Grilling brings out the woodsy flavor in asparagus. This recipe makes extra chive oil, which is tasty on other grilled vegetables and fish too.
Every spring I plan to plant asparagus, but never do. They take years to produce well and I’m impatient, planting my nine 4 by 4 beds with faster yielding crop. But my neighbor Julie Michaels is both longsighted and generous. This year she treated us to her first asparagus harvest, fresh-cut from her garden, and part of a heavenly locavore meal that included tangy Sorrel Pesto Pasta and Warm Rhubarb Tart. Since then, it’s asparagus 24/7 until the season’s over. The best way to remain a happy locavore it to glut yourself on each season’s crop, then wait a year until it comes in again. Serves 6-8
Variations: For a milder smoky flavor, steam the asparagus very lightly before grilling. If you like, do this ahead of time and plunge them into ice water before drying, tossing in oil, then grilling briefly on each side.
2 pounds asparagus
1/2 cup olive oil (or half olive oil, half flavorless oil)
A good handful of chives (whole)
1/2 clove garlic (optional)
Salt to taste
2 tablespoons chopped chives
1-Blend the olive oil, whole chives, garlic, if you are using it, and 1 teaspoon salt in a food processor. Strain. (You will have more than your need so some can be reserved for later use.)
2-Snap each asparagus stalk to remove the woody end. (If they are already 6 inches or less, they’re probably already snapped.) Toss the asparagus just to barely coat with the chive oil.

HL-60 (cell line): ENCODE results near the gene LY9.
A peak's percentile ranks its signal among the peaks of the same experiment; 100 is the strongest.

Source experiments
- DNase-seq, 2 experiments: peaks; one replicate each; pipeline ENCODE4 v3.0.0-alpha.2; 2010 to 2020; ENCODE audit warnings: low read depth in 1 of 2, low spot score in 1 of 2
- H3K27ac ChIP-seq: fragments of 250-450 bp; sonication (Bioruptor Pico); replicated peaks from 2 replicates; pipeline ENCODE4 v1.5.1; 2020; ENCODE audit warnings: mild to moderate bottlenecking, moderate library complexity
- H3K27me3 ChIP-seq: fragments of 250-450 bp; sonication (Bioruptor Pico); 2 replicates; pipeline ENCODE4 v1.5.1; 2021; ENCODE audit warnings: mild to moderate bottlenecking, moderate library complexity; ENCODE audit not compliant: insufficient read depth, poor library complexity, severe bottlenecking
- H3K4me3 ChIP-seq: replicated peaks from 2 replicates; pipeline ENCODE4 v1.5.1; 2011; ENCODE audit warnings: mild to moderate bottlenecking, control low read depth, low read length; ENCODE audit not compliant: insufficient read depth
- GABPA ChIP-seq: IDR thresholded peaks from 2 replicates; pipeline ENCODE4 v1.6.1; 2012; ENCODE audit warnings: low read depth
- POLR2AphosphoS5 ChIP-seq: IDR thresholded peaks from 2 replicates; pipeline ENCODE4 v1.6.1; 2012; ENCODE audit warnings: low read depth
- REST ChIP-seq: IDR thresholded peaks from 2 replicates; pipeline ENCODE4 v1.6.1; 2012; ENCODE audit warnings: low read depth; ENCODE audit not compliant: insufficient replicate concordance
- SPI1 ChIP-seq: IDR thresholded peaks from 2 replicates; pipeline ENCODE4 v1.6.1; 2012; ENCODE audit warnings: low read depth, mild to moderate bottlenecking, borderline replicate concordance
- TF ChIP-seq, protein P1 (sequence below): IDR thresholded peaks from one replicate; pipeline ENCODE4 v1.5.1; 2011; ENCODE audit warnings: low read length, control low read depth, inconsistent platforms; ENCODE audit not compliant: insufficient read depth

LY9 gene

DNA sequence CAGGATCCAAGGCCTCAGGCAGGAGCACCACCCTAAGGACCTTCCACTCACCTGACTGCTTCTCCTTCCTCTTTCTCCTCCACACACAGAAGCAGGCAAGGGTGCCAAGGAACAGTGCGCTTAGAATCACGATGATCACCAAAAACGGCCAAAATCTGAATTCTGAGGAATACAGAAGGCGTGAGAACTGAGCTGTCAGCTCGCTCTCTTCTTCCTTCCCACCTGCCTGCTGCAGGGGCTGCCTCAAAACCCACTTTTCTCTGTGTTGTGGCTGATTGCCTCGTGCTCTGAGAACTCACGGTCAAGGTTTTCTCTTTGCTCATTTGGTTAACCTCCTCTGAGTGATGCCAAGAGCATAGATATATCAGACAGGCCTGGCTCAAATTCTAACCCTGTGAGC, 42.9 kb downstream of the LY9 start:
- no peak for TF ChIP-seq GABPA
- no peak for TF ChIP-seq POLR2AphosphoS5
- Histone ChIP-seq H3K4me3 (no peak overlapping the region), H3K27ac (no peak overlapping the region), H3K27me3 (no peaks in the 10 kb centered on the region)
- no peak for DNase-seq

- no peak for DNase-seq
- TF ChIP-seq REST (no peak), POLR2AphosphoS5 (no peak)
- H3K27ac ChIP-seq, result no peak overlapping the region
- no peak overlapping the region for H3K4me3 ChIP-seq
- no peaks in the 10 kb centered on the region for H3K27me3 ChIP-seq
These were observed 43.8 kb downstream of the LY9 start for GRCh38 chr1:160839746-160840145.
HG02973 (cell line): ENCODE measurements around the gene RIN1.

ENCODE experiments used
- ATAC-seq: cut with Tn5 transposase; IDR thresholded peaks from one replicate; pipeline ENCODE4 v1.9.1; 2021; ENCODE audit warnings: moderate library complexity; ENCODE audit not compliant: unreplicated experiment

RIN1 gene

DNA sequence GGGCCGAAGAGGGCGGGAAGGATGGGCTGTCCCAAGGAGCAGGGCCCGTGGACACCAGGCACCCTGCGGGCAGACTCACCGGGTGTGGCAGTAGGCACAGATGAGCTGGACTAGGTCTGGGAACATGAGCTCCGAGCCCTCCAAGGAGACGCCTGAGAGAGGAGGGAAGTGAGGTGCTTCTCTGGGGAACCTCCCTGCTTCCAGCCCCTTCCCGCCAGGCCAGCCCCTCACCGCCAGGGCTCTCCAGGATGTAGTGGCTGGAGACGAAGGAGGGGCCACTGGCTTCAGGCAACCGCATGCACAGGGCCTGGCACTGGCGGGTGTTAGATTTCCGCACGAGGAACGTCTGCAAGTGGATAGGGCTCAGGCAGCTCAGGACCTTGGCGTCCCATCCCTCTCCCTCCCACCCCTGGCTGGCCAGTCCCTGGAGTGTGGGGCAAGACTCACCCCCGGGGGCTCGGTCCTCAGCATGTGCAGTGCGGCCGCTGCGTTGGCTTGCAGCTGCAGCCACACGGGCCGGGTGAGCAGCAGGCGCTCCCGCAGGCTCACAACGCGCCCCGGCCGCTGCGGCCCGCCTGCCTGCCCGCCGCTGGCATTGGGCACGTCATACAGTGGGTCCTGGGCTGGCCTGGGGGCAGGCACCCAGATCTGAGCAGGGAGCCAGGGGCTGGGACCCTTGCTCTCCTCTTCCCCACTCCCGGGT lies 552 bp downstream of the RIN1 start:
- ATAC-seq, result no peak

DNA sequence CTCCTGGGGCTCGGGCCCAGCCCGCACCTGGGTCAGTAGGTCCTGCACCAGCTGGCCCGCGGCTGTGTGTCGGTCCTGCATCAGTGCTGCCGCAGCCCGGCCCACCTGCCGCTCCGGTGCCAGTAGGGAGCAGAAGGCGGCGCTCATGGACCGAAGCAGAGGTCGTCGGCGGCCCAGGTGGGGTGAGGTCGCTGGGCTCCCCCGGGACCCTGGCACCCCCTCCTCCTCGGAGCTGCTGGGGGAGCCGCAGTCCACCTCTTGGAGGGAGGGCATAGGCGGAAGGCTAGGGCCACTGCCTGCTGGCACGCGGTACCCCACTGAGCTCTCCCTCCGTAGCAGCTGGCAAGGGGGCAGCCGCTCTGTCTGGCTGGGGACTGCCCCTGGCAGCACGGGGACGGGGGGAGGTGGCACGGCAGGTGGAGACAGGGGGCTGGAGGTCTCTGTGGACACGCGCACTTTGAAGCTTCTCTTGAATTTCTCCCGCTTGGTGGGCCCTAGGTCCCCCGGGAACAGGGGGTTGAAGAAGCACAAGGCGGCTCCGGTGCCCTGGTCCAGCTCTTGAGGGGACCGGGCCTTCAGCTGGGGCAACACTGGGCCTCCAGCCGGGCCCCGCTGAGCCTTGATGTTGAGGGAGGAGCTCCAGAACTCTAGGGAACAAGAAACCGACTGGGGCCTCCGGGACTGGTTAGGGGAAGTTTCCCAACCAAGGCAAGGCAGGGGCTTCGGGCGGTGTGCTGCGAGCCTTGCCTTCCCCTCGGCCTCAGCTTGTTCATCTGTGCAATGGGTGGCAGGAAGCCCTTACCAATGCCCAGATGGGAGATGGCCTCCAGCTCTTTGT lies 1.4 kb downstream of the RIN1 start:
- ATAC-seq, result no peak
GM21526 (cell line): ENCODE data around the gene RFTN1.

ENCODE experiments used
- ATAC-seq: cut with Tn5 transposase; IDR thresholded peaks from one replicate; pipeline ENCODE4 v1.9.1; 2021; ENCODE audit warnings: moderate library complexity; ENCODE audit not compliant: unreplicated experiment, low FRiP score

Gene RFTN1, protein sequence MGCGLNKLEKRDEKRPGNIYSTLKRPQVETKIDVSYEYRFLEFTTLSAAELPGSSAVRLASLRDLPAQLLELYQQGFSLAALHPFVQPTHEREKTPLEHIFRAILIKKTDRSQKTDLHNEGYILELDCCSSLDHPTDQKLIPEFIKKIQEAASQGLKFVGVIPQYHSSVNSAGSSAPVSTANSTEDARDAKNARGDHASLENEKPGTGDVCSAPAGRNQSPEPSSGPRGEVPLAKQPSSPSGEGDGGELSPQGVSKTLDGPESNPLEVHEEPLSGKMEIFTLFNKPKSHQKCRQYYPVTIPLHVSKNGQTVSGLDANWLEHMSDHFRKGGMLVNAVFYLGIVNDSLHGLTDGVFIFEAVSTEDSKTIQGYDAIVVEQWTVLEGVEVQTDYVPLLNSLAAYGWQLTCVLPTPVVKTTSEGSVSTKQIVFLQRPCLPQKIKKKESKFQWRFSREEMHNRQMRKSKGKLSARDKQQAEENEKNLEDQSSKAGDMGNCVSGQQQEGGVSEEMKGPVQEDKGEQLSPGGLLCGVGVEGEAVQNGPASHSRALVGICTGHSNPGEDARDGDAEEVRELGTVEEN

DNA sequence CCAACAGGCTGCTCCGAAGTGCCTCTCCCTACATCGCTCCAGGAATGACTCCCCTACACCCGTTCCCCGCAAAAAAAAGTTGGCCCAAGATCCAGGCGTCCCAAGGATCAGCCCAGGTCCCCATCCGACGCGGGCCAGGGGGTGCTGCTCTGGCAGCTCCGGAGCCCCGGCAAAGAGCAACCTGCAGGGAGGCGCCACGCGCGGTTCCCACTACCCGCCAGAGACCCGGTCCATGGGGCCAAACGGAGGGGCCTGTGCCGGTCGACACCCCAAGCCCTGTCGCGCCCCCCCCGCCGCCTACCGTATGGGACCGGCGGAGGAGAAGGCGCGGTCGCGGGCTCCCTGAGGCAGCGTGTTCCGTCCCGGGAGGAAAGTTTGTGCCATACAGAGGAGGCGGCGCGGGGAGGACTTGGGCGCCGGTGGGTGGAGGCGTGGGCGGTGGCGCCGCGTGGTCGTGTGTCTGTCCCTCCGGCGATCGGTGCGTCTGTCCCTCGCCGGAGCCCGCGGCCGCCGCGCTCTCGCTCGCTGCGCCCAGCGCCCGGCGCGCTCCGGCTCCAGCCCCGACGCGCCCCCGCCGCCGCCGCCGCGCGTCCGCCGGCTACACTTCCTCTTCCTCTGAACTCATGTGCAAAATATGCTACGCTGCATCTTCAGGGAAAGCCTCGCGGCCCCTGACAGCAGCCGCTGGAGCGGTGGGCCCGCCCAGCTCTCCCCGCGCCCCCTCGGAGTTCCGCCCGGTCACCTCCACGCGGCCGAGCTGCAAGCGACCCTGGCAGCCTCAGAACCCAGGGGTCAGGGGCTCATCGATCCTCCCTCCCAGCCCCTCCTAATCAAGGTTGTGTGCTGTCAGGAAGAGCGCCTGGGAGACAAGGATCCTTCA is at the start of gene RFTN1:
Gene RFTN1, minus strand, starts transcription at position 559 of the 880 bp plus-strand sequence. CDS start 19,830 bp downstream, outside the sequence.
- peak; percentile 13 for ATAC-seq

3-Heat your grill to medium high. You can use a charcoal, gas grill outside or a grill pan inside. (If you are using an outdoor grill, use a cooking grate to prevent the asparagus from falling through.)
4-Grill the asparagus over medium heat for about 5 minutes on each side, turning once with tongs, or until they are nicely browned but not burned. Arrange on a platter. Squeeze lightly with lemon juice from wedge, then drizzle with a little more chive oil. Taste. If they need salt, sprinkle with salt. Sprinkle with chives. Garnish with chive blossoms, if you wish.
Where can you find asparagus?
Everywhere. If you don’t have a generous friend with an asparagus bed, most farm stands and farmers market are still selling local asparagus. So nab ‘em while they’re still in. I’ve found mine at Taft Farms near me. And I picked up a few bunches at a Vermont farm stand on my way home from a cheesy weekend in Vermont. (See below.)
Say Cheese Please
My husband, Tommy, and I spend a very cheesy weekend up in picture perfect Grafton, home of the Grafton Village Cheese Company, where they make lots of good aged cheddar. It’s produced using the raw Jersey milk from 29 southern Vermont farms, who get a premium for their product. Good for the farms, good for the cheese.
In Grafton, their cheddar goes into everything — Samosas with Cheddar and Apples, Ploughman’s Platter with Grafton Cheddar, Shepard’s Pie with Grafton Cheddar Mashed Parsnips, four kinds of Flatbread Pizzas with Grafton Cheddar, including Red Sox Nation with Sun-dried Tomatoes, accompaniments of Grafton Cheddar Croutons and Crisps, Local Beef or Sliders with, guess what?
You haven’t heard the last of local cheddar or of Grafton’s event. More next week…..
Look for Kick-offs of the New Movie, Fresh
Fresh is a new documentary about the food system. You may find it at a kick-off near you or buy a DVD on-line and invite folks in to view it. I haven’t seen it yet. Let me know what you think. People seem to be raving….